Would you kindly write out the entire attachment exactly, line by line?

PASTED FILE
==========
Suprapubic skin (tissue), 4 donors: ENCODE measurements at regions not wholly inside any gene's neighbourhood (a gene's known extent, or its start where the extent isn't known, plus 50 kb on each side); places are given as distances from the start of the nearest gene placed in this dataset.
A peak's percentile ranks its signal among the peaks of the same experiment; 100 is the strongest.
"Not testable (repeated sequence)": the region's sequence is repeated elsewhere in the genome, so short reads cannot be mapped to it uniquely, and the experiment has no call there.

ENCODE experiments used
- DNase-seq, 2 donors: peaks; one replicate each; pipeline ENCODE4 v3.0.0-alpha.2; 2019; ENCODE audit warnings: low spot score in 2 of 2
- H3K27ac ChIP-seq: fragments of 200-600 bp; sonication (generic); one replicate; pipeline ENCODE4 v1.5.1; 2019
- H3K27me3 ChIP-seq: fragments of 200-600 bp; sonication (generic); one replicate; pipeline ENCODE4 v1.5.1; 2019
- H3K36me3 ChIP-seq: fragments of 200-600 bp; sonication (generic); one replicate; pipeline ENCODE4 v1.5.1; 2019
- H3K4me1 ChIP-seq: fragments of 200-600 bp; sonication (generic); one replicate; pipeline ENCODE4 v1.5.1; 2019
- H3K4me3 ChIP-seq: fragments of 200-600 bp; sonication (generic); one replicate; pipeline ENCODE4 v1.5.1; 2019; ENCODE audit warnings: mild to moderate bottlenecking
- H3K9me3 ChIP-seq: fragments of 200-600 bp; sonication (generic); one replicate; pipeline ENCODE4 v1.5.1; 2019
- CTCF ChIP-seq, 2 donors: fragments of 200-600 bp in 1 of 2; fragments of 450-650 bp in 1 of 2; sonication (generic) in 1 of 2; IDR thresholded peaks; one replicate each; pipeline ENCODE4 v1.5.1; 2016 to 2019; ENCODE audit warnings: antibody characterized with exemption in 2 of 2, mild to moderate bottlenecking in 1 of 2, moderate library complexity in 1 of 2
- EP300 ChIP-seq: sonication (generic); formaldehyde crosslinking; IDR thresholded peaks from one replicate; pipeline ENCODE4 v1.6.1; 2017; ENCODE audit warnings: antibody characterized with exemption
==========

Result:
Suprapubic skin (tissue), 4 donors: ENCODE measurements at regions not wholly inside any gene's neighbourhood (a gene's known extent, or its start where the extent isn't known, plus 50 kb on each side); places are given as distances from the start of the nearest gene placed in this dataset.
A peak's percentile ranks its signal among the peaks of the same experiment; 100 is the strongest.
"Not testable (repeated sequence)": the region's sequence is repeated elsewhere in the genome, so short reads cannot be mapped to it uniquely, and the experiment has no call there.

ENCODE experiments used
- DNase-seq, 2 donors: peaks; one replicate each; pipeline ENCODE4 v3.0.0-alpha.2; 2019; ENCODE audit warnings: low spot score in 2 of 2
- H3K27ac ChIP-seq: fragments of 200-600 bp; sonication (generic); one replicate; pipeline ENCODE4 v1.5.1; 2019
- H3K27me3 ChIP-seq: fragments of 200-600 bp; sonication (generic); one replicate; pipeline ENCODE4 v1.5.1; 2019
- H3K36me3 ChIP-seq: fragments of 200-600 bp; sonication (generic); one replicate; pipeline ENCODE4 v1.5.1; 2019
- H3K4me1 ChIP-seq: fragments of 200-600 bp; sonication (generic); one replicate; pipeline ENCODE4 v1.5.1; 2019
- H3K4me3 ChIP-seq: fragments of 200-600 bp; sonication (generic); one replicate; pipeline ENCODE4 v1.5.1; 2019; ENCODE audit warnings: mild to moderate bottlenecking
- H3K9me3 ChIP-seq: fragments of 200-600 bp; sonication (generic); one replicate; pipeline ENCODE4 v1.5.1; 2019
- CTCF ChIP-seq, 2 donors: fragments of 200-600 bp in 1 of 2; fragments of 450-650 bp in 1 of 2; sonication (generic) in 1 of 2; IDR thresholded peaks; one replicate each; pipeline ENCODE4 v1.5.1; 2016 to 2019; ENCODE audit warnings: antibody characterized with exemption in 2 of 2, mild to moderate bottlenecking in 1 of 2, moderate library complexity in 1 of 2
- EP300 ChIP-seq: sonication (generic); formaldehyde crosslinking; IDR thresholded peaks from one replicate; pipeline ENCODE4 v1.6.1; 2017; ENCODE audit warnings: antibody characterized with exemption